|Wesleyan secured full accreditation by the Southern Association of Colleges and Schools in 1947. Increasingly KWC graduates were making their mark in the graduate and professional schools of the region. The strong curriculum in business and liberal arts was expanded to include major programs in pre-professional areas. KWC earned an enviable reputation for the many students sent to medical, dental, law and graduate schools. The concept of the Wesleyan Spirit was strengthened with the founding of the Order of the Oak and Ivy in 1955 to honor students with outstanding academic and campus service careers.|
Construction continued through the 1960s with additional dormitories. In the 1970s the first computers were installed and classes offered in this new technology. Other new academic programs added included nursing and criminal justice. A new library was built in the 1970s and a decade later a new Health and Recreation Center completed the College quadrangle.
|Kentucky Wesleyan gained national recognition in athletics when its men's basketball team won national championships in 1966, 1968, 1969, 1973, 1987, 1990 and 1999. No Division II school has ever surpassed this record. Numerous regional and conference championships also were won during this period in a variety of intercollegiate sports.|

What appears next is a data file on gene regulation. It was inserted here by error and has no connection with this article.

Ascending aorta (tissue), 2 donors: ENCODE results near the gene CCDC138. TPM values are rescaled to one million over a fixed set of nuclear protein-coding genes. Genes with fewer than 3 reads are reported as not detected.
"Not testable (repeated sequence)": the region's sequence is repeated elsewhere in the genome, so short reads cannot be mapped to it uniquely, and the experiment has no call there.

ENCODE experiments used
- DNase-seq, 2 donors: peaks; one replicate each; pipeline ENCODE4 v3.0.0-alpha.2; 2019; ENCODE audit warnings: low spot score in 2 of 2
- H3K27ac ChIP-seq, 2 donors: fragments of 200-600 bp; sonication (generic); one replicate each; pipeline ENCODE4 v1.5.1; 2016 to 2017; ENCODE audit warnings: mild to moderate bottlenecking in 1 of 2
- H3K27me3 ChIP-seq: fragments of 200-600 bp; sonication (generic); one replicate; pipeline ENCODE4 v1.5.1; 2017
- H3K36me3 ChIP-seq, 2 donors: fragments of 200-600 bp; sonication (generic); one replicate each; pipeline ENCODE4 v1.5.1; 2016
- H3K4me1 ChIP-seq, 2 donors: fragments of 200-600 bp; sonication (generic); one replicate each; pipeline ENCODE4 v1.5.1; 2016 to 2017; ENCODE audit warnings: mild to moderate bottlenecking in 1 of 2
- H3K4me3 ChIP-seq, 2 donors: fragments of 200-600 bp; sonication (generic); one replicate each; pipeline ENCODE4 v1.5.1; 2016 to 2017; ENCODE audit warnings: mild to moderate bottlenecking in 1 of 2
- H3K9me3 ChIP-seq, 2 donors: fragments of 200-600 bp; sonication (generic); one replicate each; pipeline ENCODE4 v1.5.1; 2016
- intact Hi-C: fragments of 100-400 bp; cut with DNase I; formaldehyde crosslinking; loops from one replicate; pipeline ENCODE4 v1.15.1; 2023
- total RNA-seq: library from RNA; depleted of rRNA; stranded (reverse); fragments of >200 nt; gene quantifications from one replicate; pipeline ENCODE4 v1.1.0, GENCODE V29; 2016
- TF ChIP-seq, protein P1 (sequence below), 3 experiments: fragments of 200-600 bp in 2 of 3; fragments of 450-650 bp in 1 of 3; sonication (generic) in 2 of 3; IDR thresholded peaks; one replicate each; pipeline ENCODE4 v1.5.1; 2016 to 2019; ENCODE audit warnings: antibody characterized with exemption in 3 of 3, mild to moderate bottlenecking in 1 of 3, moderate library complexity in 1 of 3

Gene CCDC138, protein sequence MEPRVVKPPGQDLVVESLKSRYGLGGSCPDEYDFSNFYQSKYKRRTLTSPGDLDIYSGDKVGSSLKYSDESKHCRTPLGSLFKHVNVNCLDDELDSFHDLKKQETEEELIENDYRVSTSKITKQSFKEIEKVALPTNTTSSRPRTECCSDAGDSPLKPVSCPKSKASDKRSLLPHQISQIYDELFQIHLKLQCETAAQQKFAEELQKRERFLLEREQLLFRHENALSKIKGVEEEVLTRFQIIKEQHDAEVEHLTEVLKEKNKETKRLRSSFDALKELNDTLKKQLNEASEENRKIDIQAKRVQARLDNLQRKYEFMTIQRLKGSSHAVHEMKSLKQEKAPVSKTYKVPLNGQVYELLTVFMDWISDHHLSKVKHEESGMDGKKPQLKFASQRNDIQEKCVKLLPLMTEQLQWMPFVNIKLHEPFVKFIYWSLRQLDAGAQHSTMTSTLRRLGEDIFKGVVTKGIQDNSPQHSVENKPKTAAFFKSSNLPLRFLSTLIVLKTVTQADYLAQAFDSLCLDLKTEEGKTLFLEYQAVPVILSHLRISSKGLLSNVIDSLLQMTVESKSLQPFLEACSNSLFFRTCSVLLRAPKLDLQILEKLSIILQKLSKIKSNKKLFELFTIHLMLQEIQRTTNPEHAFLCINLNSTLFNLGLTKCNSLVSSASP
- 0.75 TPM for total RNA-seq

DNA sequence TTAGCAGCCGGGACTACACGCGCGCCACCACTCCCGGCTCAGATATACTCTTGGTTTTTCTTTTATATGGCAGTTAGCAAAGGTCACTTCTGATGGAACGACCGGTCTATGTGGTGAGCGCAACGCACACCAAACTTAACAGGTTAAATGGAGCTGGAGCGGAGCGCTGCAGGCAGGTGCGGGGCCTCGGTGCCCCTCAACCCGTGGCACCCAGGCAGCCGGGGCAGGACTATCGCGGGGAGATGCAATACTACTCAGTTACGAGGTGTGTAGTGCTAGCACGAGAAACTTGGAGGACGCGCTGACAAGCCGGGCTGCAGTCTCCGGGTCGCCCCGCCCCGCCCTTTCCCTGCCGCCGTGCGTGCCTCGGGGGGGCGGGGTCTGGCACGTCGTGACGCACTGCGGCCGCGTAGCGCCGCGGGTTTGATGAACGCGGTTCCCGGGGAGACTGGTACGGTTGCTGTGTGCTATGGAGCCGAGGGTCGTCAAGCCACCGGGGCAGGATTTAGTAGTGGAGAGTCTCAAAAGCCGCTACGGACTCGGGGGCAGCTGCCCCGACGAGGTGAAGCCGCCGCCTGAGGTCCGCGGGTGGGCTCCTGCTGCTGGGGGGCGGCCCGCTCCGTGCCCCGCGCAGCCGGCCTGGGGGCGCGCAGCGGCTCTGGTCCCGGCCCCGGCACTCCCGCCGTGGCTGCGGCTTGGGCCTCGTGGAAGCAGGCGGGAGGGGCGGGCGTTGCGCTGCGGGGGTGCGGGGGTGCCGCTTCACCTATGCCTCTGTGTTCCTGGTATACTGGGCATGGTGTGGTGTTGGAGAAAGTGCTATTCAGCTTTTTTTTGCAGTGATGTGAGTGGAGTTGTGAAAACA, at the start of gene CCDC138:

In the 1990s Kentucky Wesleyan College revised its mission statement to focus on preparing leaders for the 21st century. The college reaffirmed its commitment to the liberal arts and modified the general education program toward fulfilling the new mission statement. Grants from the W.K. Kellogg Foundation to fund leadership education and from the Christian A. Johnson Endeavor Foundation to establish a Leadership Lecture Series enhanced Kentucky Wesleyan's reputation for academic excellence. KWC became one of the first Kentucky colleges to offer computer terminal hook-ups in dormitory rooms by the 1990s. A capital campaign was initiated in 1997 to add endowment funds, construct new facilities and refurbish existing buildings.
|The year 2000 started off with a bang as the Owensboro campus was severely damaged by an F3 tornado on January 3. True to the college's spirit, the campus community looked for the silver lining and took the opportunity to improve campus by repairing and/or replacing damaged buildings to make the physical plant even better than before.|
The years after were marked by a transformation of the campus with the addition and renovation of buildings following the devastation left by the tornado. New facilities included Winchester Center, Yu Hak Hahn Center for the Sciences, President’s Home and Steele Stadium. The fourth floor of the Barnard-Jones Administration Building became the Center for Business Studies and Massie Hall, a residence hall, was renovated.
|New faculty and academic programs were added, and in 2007, the college’s first endowed chair, the W. Terry Woodward Endowed Chair of Entrepreneurial Studies, was established.|
In 2008, Kentucky Wesleyan College celebrated its 150th year of existence. Students, faculty, staff, alumni and community friends joined together to celebrate our history of extraordinary accomplishments. We had a great time and look forward to many more years of service to our students, employees, alumni and friends!